French Foreign Minister Jean-Yves Le Drian on Monday said that France was not in possession of recordings related to the killing of Saudi journalist Jamal Khashoggi as far as he was aware, contradicting remarks by Turkey’s president, Reuters reported.
Khashoggi, a critic of de facto Saudi ruler Prince Mohammed bin Salman, was killed in Saudi Arabia’s İstanbul Consulate General last month in a hit that President Recep Tayyip Erdoğan says was ordered at the “highest levels” of the Saudi government.
Erdoğan on Saturday said that France, Germany, and Britain had been handed the tapes, but in an interview on France 2, Le Drian said this was not the case, as far as he knew.
When questioned on France 2 television on Monday, Le Drian said that Turkey has “not to my knowledge” given the French government any such recordings, and suggested the Turks were playing games. “If the Turkish president has information to give to us, he must give it to us,” Le Drian said.
Asked if that meant Erdoğan was lying, Le Drian said, “It means he has a political game to play in these circumstances.”
Turkish government slammed Le Drian’s statement as “unacceptable” on Monday. “We find it unacceptable that he accused President Erdoğan of ‘playing political games,'” communications director for the Turkish presidency Fahrettin Altun told AFP. “Let us not forget that this case would have been already covered up had it not been for Turkey’s determined efforts.”
Turkish Foreign Minister Mevlüt Çavuşoğlu also responded even more sharply, saying that his French counterpart’s accusations amounted to “impertinence.” “It does not comport with the seriousness of a foreign minister,” he said, accusing Le Drian of “exceeding his authority.”
The French foreign ministry later spoke of a “misunderstanding,” adding that information provided by Turkey had not allowed for the “full truth” to come out, including who might be responsible for the crime. “The full truth that we care about isn’t just linked to the Turkish recordings … the full truth is also to be sought in Riyadh and in exchanges with our other partners,” the ministry said.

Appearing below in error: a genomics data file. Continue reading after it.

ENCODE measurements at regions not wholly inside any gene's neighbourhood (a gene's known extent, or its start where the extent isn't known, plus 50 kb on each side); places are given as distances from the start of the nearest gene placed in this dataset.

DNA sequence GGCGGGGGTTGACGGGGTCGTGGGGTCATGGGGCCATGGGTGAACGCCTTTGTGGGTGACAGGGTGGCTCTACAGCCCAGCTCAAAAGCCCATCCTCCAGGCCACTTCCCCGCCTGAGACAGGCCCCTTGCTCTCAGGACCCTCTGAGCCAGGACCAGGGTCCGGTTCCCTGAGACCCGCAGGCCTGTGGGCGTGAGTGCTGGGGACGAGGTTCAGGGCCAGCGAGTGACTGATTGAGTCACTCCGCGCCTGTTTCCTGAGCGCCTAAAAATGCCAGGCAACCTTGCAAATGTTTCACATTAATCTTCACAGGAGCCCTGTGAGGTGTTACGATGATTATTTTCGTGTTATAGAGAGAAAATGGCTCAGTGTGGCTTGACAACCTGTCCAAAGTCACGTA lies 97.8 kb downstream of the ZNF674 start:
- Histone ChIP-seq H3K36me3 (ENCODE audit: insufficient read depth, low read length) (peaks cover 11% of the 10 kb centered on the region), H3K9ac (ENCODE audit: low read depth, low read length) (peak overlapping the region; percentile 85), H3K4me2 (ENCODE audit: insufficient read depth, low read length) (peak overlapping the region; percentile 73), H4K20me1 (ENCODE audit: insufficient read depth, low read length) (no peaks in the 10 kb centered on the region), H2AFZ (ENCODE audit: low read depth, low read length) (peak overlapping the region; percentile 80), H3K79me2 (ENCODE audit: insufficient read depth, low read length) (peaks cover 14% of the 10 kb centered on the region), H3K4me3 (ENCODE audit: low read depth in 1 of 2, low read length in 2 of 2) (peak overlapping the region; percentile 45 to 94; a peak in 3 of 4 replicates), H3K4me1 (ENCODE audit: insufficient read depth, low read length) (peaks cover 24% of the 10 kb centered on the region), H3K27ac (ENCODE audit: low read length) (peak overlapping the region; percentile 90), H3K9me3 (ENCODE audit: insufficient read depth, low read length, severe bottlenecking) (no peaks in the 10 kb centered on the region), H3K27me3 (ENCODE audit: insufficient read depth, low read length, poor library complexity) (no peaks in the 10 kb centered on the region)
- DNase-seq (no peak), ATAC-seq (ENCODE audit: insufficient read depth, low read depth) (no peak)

Khashoggi’s murder provoked international outrage but little concrete action by world powers against Saudi Arabia, the world’s largest oil exporter and a supporter of Washington’s plans to contain Iranian influence across the Middle East.
When asked on a visit to Paris whether Canadian intelligence had heard the Turkish recordings, Trudeau said “yes” although he added that had not heard them personally.
“Canada’s intelligence agencies have been working very closely on this issue with Turkish intelligence, and Canada has been fully briefed on what Turkey had to share,” Trudeau told a news conference.
He also added he was discussing with allies what next steps should be taken.
Chancellor Angela Merkel’s spokesperson, Steffen Seibert, on Monday confirmed that there has been an exchange of intelligence between Turkey and Germany over the Khashoggi case, but he declined to give any further details, according to the state-run Anadolu news agency.
US President Donald Trump and Erdoğan have discussed how to respond to the killing last month of Khashoggi, a White House official said on Sunday. (SCF with turkishminute.com)